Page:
You may have heard that the Canine Influenza Virus has recently spread in the Washington DC metro area. The health and well-being of our four-legged clients is always our top concern, so we wanted to share the information we’ve learned. A big thanks to Art Prediger and Taylor James, owners of Dogtopia of Dulles, as well as Amber Sutton, owner of Dogtopia of Woobridge.
What is it?
Canine Influenza Virus (CIV) is a highly contagious respiratory infection in dogs caused by the influenza A subtype H3N8 virus. For all practical purposes, Canine Influenza is a viral variation of kennel cough for which your dog’s Bordetella vaccination offers no defense. Current canine approved antibiotics are also ineffective in treating Canine Influenza; however, this influenza is often accompanied by a secondary bacterial infection for which antibiotics are effective.
Note: CIV is not a20human influenza virus. CIV is an adaptation of the Equine Influenza Virus (EIV) which has been in existence for over 40 years. Over time, EIV adapted to canine tissue (first discovered in 2004 in Greyhound populations in FL) and is now passed from dog-to-dog.
Where/How can my dog get it?
Now that CIV is in the DC metro area, your dog is at risk anywhere there are other dogs and/or people who have handled other dogs: pet stores, dog shows, veterinary clinics, daycare and boarding facilities, dog parks, meet-and-greets on your neighborhood walk, etc. The virus is transmitted via oronasal contact with infected dogs, surfaces contaminated with the virus, and inhalation of aerosols generated by canine coughing and sneezing. CIV can live on a hard surface for up to 48 hours. CIV can be carried on human skin, clothing, and hair for up to 24 hours, and, as a result, be transmitted to your dog via human contact should that human have been in contact with an infected dog without proper sanitization of themselves.
What are the symptoms?
Research and findings offered by the Center for Disease Control (CDC) reveal that all dogs exposed to the virus are infected; however, only 80% of the exposed population will have clinical symptoms: the remaining 20% of the population will show no clinical symptoms. Research has also identified that the originating infectious dogs in a population usually get a more severe case of the influenza, where as the secondary dogs exhibit symptoms of a much milder form of the virus. For the 80% of the population exhibiting symptoms, those symptoms are: cough, runny nose, and sometimes a fever — almost identical symptoms to many other canine infections. Many dogs also develop a more severe case of the influenza that can advance to pneumonia rapidly. To date, there is an average 5% mortality rate. Dogs can exhibit symptoms for up to 30 days post exposure.
How is it diagnosed?
Proper diagnosis is tricky because of the short incubation and contagious periods for this virus. Once exposed, the incubation period is 2 to 4 days. Your dog will be contagious to other dogs from the point of exposure through 7 to 10 days post exposure. By the time your dog exhibits vet-worthy symptoms, your dog is nearing the end of the virus’s life-cycle/contagious stage and, as a result, your vet’s exam/tests will not detect the presence of Canine Influenza. The best time to perform a nasal swab is during the incubation period and, thus, pre-symptom. There are only 3 veterinary labs in the US that are currently able to identify and verify CIV: (1) Cornell University, (2) Oklahoma State University, and (3) University of Florida. You should validate that your vet has sent your dog’s sample to one of them. Should testing during the contagious period be missed, your vet can take a blood sample from your dog 2 to 3 weeks from probable exposure and send that sampl e to one of the 3 labs noted above. These labs will be able to validate that your dog has developed antibodies against CIV and, as a result, you and your vet will then know that your dog had CIV.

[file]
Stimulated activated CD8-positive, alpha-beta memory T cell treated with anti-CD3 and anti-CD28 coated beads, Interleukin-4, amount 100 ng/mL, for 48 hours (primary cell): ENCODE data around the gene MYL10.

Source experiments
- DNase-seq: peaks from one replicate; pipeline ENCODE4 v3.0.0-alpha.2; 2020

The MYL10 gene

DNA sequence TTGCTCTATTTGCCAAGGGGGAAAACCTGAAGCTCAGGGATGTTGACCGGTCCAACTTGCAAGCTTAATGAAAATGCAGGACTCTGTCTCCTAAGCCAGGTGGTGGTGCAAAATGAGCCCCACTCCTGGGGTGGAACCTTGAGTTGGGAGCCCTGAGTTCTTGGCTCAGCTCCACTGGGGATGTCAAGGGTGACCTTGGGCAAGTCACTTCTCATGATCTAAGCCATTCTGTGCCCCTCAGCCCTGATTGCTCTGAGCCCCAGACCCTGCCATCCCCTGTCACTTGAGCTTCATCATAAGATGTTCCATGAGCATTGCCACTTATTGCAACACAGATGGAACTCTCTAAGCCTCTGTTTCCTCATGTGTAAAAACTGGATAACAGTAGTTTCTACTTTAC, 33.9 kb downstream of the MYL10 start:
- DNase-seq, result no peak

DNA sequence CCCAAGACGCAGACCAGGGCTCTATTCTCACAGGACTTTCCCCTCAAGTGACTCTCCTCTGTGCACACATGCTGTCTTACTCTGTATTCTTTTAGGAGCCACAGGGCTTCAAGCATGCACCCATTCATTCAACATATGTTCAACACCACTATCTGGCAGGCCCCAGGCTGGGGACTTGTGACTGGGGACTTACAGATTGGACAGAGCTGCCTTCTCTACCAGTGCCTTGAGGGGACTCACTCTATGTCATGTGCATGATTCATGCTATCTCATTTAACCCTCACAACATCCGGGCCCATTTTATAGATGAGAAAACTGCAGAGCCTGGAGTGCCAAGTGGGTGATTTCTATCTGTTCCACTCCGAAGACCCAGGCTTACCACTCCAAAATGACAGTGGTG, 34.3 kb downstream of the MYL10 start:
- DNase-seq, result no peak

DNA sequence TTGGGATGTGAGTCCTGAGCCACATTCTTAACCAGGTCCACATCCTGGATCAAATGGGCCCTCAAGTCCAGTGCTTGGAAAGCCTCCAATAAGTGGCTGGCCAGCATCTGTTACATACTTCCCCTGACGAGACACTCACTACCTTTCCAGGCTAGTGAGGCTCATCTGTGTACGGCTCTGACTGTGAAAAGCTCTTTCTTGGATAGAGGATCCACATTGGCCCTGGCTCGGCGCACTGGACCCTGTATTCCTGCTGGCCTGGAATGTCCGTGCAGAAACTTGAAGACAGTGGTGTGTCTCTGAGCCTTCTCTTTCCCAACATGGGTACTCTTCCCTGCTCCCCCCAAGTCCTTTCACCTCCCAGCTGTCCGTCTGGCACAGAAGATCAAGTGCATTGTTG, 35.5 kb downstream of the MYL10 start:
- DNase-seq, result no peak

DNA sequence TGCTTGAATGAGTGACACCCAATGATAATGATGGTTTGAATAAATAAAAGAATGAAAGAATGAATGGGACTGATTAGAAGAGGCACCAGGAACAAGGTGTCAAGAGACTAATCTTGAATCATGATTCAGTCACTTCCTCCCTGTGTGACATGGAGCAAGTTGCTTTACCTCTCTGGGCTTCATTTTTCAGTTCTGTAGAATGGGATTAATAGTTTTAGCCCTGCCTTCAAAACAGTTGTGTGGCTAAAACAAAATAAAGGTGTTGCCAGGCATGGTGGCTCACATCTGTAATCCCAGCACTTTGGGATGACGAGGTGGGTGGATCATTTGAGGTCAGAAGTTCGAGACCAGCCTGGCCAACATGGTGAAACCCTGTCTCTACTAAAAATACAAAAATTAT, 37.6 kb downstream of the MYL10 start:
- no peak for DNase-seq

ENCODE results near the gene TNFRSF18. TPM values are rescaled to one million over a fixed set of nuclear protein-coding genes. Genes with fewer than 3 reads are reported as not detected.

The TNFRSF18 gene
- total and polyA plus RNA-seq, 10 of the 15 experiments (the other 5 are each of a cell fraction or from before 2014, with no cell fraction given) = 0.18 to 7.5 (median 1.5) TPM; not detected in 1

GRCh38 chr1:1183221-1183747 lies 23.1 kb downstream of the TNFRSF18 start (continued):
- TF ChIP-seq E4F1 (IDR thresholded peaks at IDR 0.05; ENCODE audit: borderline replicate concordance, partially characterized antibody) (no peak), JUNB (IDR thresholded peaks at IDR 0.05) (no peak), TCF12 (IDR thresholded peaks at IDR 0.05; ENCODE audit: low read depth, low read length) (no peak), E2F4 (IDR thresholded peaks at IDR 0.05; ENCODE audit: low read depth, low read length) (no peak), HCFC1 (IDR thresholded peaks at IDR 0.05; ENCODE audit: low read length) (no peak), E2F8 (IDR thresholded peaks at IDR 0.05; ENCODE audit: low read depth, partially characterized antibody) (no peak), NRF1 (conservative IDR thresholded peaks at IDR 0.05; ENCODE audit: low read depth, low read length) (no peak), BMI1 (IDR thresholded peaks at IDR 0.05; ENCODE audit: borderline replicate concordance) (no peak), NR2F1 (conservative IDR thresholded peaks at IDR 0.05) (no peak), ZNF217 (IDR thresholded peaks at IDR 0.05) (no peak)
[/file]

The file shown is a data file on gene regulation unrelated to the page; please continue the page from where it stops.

How is it treated?
For most dogs, CIV just needs to run its course: usually 7 to 10 days. Some dogs will continue to be symptomatic, though not contagious, for up to 30 days. Should your dog develop a high fever, nasal discharge, and/or optical discharge, there may be a secondary bacterial infection that your dog is also fighting. Your vet will be able to diagnose the infection and prescribe the appropriate treatment. The CDC recommends that your dog be isolated from contact with other dogs for up to 14 days post exposure. Should you be exposed to a dog with suspected CIV, keep yourself clean. Soap and water will kill the virus as well as any disinfectant cleaner. Change/wash your exposed clothing if possible, or spray yourself down with a disinfectant.
How can it be prevented?
The best way to prevent your dog from getting this virus is to live in a bubble. Outside of that, if your dog engages in social activities with other dogs, s/he is at risk. When at the dog park and/or out on a neighborhood walk, you should keep your distance from any dogs that are coughing/excessively-sneezing. There is new CIV vaccination that hit the market in July 2009. There is no data to date as to th e effectiveness of the vaccine. This vaccine just became available to local veterinary offices in mass quantity yesterday, Tuesday, August 18th. The initial vaccine is given via injection in 2 doses, each 3 weeks apart, and then requires an annual booster.
Can my dog get it again?
To date, CIV has not mutated. As a result, once your dog is exposed to CIV and his/her body develops antibodies against it, your dog is not at risk to get CIV again. The only way to determine if your dog has developed antibodies against CIV is to have your vet perform a titer test 2 to 3 weeks after probable exposure. Should your dog have developed antibodies against CIV, your dog is protected and the CIV vaccine will not provide your dog with any additional protection.
Where can I learn more information about CIV?